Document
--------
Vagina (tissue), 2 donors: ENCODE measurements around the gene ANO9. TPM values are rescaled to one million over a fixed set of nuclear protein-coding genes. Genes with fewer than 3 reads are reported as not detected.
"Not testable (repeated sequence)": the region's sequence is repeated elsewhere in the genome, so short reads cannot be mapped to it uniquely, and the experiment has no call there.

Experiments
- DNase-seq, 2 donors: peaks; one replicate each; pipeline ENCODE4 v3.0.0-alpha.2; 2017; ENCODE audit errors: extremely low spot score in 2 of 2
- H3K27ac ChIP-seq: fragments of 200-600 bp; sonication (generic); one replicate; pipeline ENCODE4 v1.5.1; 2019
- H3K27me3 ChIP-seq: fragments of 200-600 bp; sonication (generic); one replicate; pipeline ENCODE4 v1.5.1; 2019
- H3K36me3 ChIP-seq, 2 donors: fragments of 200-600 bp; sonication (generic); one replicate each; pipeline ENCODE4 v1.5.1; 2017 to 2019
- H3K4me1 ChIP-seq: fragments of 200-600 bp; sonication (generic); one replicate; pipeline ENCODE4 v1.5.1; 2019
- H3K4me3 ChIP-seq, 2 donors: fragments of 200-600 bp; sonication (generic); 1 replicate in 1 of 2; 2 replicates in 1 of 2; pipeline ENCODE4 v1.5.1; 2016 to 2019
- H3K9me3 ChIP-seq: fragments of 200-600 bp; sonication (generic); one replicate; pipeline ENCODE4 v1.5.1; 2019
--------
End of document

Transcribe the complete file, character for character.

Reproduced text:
Vagina (tissue), 2 donors: ENCODE measurements around the gene ANO9. TPM values are rescaled to one million over a fixed set of nuclear protein-coding genes. Genes with fewer than 3 reads are reported as not detected.
"Not testable (repeated sequence)": the region's sequence is repeated elsewhere in the genome, so short reads cannot be mapped to it uniquely, and the experiment has no call there.

Experiments
- DNase-seq, 2 donors: peaks; one replicate each; pipeline ENCODE4 v3.0.0-alpha.2; 2017; ENCODE audit errors: extremely low spot score in 2 of 2
- H3K27ac ChIP-seq: fragments of 200-600 bp; sonication (generic); one replicate; pipeline ENCODE4 v1.5.1; 2019
- H3K27me3 ChIP-seq: fragments of 200-600 bp; sonication (generic); one replicate; pipeline ENCODE4 v1.5.1; 2019
- H3K36me3 ChIP-seq, 2 donors: fragments of 200-600 bp; sonication (generic); one replicate each; pipeline ENCODE4 v1.5.1; 2017 to 2019
- H3K4me1 ChIP-seq: fragments of 200-600 bp; sonication (generic); one replicate; pipeline ENCODE4 v1.5.1; 2019
- H3K4me3 ChIP-seq, 2 donors: fragments of 200-600 bp; sonication (generic); 1 replicate in 1 of 2; 2 replicates in 1 of 2; pipeline ENCODE4 v1.5.1; 2016 to 2019
- H3K9me3 ChIP-seq: fragments of 200-600 bp; sonication (generic); one replicate; pipeline ENCODE4 v1.5.1; 2019